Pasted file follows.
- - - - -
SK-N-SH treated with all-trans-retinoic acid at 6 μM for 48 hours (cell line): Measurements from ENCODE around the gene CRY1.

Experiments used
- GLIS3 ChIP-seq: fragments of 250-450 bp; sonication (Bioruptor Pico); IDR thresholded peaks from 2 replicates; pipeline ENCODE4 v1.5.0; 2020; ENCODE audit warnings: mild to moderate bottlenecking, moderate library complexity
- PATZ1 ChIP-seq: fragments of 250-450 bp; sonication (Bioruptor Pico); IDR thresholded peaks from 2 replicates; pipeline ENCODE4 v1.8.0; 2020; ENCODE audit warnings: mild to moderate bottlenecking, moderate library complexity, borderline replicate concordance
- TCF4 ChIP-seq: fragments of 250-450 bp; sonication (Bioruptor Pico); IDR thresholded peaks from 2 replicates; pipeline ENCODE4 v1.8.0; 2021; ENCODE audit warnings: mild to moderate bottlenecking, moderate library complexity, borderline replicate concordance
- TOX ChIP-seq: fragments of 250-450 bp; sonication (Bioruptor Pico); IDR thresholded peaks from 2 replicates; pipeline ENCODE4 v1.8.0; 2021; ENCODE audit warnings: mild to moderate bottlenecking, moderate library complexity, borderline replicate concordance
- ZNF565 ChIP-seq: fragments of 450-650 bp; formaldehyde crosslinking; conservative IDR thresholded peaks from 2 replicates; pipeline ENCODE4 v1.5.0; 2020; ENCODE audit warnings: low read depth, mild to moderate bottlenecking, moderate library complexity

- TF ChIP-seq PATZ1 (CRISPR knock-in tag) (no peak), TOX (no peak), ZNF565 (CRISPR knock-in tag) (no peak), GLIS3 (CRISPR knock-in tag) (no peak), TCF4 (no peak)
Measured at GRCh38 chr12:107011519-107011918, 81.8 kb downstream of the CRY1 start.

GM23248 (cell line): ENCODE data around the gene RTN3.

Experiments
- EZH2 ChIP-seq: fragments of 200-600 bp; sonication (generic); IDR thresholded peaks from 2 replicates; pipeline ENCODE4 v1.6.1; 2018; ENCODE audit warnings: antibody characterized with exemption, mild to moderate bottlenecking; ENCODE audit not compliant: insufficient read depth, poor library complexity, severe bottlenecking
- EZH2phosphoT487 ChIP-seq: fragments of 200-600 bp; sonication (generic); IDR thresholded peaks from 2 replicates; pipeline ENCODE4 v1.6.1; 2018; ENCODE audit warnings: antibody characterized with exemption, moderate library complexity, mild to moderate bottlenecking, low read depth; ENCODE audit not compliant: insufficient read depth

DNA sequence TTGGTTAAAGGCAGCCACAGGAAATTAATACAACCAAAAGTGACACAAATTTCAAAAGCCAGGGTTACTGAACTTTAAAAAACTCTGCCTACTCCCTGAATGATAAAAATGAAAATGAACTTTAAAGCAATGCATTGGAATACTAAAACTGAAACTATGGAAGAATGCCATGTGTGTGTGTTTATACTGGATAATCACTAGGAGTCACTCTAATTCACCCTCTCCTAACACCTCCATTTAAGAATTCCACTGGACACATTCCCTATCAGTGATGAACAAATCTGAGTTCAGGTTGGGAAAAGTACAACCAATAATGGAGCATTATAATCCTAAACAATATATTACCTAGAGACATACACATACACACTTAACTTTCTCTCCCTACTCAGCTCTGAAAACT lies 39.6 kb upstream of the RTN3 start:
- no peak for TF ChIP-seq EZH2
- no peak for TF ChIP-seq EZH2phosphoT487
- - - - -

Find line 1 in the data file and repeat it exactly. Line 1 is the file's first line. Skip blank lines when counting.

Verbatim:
SK-N-SH treated with all-trans-retinoic acid at 6 μM for 48 hours (cell line): Measurements from ENCODE around the gene CRY1.